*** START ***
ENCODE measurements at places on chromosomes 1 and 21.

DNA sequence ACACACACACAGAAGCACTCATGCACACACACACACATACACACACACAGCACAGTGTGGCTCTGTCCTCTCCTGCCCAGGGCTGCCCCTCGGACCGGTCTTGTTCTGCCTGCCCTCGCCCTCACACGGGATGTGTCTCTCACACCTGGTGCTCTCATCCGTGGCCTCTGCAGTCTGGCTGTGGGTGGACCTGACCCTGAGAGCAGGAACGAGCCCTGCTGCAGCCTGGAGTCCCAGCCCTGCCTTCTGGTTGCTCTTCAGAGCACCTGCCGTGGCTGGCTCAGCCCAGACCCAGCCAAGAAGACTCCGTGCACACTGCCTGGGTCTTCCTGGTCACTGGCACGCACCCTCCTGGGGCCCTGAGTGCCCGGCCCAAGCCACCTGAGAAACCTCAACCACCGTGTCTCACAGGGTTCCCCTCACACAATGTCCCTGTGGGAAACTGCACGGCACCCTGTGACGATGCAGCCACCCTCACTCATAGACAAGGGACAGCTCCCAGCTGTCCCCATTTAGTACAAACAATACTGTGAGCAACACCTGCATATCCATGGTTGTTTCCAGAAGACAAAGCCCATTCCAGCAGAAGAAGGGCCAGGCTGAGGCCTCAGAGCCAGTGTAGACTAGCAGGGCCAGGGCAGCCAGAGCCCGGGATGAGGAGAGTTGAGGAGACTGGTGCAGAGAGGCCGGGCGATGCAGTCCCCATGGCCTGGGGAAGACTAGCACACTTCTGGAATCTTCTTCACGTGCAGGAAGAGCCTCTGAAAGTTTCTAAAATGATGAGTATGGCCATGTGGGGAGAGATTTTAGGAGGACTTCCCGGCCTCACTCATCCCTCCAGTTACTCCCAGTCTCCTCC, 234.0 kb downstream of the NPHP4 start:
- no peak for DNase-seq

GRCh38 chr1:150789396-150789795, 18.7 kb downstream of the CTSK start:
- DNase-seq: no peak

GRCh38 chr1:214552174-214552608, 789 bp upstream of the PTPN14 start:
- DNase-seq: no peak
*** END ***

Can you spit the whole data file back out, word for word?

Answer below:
ENCODE measurements at places on chromosomes 1 and 21.

DNA sequence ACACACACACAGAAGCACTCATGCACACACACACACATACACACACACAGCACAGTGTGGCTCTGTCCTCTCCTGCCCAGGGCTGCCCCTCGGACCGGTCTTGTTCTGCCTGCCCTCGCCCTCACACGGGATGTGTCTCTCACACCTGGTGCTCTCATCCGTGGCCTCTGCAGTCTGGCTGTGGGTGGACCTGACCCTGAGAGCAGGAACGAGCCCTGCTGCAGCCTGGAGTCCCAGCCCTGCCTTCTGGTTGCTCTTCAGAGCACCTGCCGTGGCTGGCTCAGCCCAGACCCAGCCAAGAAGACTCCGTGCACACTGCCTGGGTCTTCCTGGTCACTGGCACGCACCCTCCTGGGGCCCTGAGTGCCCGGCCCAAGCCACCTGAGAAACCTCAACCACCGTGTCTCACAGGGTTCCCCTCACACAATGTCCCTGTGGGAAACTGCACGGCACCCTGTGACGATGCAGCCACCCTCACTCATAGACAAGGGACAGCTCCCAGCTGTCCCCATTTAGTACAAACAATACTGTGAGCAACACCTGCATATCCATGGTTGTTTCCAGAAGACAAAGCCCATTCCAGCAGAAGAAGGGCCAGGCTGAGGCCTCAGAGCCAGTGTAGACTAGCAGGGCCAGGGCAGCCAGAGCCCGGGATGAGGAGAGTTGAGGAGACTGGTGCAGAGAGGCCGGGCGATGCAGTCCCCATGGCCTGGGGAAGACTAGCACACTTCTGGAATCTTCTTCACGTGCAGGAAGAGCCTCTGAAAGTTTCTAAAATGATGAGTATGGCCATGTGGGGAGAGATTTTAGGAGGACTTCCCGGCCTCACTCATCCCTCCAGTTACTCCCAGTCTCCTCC, 234.0 kb downstream of the NPHP4 start:
- no peak for DNase-seq

GRCh38 chr1:150789396-150789795, 18.7 kb downstream of the CTSK start:
- DNase-seq: no peak

GRCh38 chr1:214552174-214552608, 789 bp upstream of the PTPN14 start:
- DNase-seq: no peak